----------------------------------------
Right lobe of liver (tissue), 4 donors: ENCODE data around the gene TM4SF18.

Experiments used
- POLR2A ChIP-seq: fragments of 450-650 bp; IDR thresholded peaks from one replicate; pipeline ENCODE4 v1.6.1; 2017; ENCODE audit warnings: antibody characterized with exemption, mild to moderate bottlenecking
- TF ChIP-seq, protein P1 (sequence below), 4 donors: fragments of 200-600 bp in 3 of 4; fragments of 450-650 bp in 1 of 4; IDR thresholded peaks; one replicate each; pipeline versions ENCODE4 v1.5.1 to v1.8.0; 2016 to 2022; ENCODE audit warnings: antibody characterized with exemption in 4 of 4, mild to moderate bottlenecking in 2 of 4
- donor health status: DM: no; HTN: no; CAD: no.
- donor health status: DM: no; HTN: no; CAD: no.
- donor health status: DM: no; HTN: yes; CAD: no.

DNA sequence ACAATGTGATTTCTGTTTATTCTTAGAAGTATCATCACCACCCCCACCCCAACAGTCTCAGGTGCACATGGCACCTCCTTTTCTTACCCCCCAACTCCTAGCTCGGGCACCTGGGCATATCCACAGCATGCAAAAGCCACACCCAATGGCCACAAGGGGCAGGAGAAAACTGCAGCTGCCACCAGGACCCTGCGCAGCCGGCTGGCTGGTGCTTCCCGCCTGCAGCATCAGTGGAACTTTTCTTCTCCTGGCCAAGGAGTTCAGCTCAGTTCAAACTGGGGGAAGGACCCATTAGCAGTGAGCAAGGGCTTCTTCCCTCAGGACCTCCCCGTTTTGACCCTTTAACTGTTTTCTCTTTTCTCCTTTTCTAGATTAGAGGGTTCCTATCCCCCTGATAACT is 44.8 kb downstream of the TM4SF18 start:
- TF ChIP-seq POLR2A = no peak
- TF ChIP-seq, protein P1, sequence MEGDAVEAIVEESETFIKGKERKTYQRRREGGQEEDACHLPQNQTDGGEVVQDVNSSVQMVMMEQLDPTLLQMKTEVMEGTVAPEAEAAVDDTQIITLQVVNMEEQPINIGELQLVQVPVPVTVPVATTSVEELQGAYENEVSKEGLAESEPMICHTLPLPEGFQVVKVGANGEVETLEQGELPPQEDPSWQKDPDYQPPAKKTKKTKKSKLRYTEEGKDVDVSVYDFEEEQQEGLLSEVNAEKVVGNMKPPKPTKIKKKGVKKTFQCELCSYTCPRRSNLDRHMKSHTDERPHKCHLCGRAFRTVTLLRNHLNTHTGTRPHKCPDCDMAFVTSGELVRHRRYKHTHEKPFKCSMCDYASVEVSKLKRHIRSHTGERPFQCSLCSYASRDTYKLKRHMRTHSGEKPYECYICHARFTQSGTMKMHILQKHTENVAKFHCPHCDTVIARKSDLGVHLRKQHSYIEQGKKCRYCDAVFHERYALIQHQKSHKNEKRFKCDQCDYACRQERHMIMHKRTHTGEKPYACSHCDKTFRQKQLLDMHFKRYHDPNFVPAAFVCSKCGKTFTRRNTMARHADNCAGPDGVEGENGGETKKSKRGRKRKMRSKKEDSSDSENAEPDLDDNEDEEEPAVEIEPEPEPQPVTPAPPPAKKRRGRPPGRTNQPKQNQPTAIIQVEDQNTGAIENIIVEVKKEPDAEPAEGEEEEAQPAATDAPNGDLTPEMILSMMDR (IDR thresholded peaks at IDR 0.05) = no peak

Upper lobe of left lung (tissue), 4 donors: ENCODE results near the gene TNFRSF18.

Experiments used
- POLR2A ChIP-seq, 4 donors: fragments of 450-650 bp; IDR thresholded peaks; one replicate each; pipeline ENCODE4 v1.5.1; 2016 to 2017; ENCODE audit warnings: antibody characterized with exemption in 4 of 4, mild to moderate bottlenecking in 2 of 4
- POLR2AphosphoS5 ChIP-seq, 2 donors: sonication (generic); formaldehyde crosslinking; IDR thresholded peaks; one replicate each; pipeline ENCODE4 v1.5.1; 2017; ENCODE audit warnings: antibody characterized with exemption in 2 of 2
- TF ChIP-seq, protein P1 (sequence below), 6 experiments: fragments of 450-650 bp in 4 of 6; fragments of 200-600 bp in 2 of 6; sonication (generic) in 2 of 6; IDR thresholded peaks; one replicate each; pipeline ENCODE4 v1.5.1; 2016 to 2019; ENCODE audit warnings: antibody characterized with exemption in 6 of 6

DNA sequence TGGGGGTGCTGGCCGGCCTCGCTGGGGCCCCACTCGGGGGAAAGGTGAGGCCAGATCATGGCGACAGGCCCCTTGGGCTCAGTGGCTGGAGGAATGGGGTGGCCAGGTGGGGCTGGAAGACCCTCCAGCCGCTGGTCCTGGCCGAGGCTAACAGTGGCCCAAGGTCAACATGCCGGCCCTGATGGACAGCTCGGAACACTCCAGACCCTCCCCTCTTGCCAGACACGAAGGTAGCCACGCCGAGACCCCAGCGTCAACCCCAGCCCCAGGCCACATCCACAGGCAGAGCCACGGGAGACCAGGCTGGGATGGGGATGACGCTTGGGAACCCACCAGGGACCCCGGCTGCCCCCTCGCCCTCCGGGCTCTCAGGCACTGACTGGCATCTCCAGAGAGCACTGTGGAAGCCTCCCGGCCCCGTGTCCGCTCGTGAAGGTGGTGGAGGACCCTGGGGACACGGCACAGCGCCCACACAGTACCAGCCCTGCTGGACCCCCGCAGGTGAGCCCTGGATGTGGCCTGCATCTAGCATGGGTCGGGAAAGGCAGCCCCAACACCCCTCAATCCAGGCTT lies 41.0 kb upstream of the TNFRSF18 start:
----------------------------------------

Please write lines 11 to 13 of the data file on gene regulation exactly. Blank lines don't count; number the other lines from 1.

Upper lobe of left lung (tissue), 4 donors: ENCODE results near the gene TNFRSF18.

Experiments used
- POLR2A ChIP-seq, 4 donors: fragments of 450-650 bp; IDR thresholded peaks; one replicate each; pipeline ENCODE4 v1.5.1; 2016 to 2017; ENCODE audit warnings: antibody characterized with exemption in 4 of 4, mild to moderate bottlenecking in 2 of 4